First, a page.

Boeing is reviewing its options following the Air Force's decision to extend the deadline in its refueling tanker contest to accommodate the European Aeronautic Defence and Space Co.
"We are deeply disappointed with EADS-Airbus efforts to further delay this vital warfighting program and tilt the U.S. procurement process in its favor," Boeing said in a statement Thursday.
Wednesday, the Pentagon said it would bump back the deadline for bids for a $35 billion tanker contract if EADS asked. Pentagon spokesman Geoff Morrell said the Air Force would move the deadline from May 10 to July 9, a 60-day extension, should EADS formally request it.
EADS' partner, Northrop Grumman, dropped out of the contest March 8, leaving EADS to decide whether to go it alone. The European parent company of Airbus, EADS had been asking for a 90-day extension as the minimum amount of time needed to submit a bid.
Thursday, Boeing said it does not see a legitimate reason for granting an extension.
"We believe an extension that favors any individual competitor does not further the goal of ensuring fair competition," Boeing said.
In light of the Pentagon's decision and a recent trade ruling against Airbus, Boeing said it will review all of its options for going forward.
Defense analyst Loren Thompson of the Lexington Institute said he thinks he knows what Boeing means.
"If it feels that anything is being done to advantage its competitor, it will file a protest or take other legal action," Thompson said.
In 2008, Boeing protested to the Government Accountability Office when the Air Force initially awarded the contract to EADS and Northrop. The GAO found numerous flaws with that contest leading the Pentagon to throw out the contract with Northrop.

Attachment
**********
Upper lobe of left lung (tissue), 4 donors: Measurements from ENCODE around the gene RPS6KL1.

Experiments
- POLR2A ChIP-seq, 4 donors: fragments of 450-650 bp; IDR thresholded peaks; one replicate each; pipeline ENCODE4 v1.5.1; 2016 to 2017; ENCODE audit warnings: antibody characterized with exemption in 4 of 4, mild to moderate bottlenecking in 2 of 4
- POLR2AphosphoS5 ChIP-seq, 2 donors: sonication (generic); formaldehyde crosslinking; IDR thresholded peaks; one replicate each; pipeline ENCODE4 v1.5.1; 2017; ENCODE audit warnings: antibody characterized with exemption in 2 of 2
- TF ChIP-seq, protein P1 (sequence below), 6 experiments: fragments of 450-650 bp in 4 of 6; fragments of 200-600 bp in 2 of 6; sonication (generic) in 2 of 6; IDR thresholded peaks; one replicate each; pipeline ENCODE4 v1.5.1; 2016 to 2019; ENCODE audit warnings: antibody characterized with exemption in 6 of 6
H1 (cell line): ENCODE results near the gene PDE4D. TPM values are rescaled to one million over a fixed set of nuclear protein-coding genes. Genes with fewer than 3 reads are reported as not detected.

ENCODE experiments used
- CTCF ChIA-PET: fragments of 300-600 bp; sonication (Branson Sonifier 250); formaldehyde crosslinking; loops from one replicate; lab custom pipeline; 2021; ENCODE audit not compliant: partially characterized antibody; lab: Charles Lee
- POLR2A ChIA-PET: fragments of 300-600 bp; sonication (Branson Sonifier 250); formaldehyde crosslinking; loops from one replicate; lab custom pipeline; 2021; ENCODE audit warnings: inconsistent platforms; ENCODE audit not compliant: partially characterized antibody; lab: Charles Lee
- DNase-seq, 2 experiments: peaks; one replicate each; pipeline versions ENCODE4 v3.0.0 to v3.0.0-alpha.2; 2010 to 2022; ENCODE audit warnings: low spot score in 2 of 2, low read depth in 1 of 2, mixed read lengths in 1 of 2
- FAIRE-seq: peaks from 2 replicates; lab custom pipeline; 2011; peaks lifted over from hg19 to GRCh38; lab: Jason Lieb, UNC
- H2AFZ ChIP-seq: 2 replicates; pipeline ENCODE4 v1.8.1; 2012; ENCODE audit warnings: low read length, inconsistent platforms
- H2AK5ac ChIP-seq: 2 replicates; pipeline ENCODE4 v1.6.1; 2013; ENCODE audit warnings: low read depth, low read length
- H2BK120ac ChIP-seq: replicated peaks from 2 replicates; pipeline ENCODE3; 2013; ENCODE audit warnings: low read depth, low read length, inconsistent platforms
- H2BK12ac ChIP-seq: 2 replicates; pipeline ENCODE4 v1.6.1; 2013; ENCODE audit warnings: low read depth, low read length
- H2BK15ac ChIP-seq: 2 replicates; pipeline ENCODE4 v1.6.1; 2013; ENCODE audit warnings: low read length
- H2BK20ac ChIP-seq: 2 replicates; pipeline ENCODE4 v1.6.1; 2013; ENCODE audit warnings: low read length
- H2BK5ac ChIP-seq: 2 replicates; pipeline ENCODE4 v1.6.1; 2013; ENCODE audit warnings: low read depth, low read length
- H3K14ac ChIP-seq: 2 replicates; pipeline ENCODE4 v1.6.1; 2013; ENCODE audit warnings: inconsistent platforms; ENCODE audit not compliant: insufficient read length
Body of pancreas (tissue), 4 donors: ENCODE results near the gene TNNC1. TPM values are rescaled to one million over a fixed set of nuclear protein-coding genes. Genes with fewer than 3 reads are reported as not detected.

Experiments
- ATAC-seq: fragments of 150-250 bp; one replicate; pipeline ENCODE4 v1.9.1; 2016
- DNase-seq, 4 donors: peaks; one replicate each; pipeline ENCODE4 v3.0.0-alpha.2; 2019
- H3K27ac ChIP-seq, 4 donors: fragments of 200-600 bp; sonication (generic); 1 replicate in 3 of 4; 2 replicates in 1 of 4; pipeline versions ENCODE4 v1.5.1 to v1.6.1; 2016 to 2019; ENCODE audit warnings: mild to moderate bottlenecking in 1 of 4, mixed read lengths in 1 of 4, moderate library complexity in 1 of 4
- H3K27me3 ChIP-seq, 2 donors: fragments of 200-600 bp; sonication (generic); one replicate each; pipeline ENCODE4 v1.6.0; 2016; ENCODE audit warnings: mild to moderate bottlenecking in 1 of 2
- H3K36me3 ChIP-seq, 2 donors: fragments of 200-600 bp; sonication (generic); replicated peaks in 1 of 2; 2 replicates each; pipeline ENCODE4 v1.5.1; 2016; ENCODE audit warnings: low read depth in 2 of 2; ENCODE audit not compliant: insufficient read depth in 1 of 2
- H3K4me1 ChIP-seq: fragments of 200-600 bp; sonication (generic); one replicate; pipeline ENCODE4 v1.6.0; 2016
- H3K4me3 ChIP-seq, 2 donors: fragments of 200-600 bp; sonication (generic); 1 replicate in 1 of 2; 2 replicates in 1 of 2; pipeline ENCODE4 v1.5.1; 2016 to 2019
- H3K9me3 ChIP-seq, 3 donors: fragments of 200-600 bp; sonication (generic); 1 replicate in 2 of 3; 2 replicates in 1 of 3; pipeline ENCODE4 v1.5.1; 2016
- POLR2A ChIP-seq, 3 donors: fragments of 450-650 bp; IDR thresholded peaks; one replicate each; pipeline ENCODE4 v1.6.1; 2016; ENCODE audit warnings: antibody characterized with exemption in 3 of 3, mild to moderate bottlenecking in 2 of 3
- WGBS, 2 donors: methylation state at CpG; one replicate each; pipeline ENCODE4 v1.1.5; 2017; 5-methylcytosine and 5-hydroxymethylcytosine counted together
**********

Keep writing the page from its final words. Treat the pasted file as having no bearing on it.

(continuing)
This is the Air Force's third attempt at replacing its KC-135 tankers.
Thompson predicted that EADS will not bid. Northrop pulled out because it felt that the bidding process was tilted toward Boeing, and that process hasn't changed, Thompson said.
Virgin Blue to buy 105 new Boeing planes — Budget carrier Virgin Blue said Thursday it would buy up to 105 new Boeing 737s, the biggest order in its history.
The price was not released, but CEO Brett Godfrey said the deal was completed on "attractive commercial terms." He said financing was expected to be completed soon.
Virgin Blue Holdings, Australia's second-largest airline, said the Boeing deal includes firm orders for 50 737-800NG aircraft, 25 additional firm delivery positions secured as options and 30 future purchase rights. The 50 planes on firm order can be converted to either 737-700 or 737-900 models.
Delivery of the new planes is scheduled from June 2011 through 2017.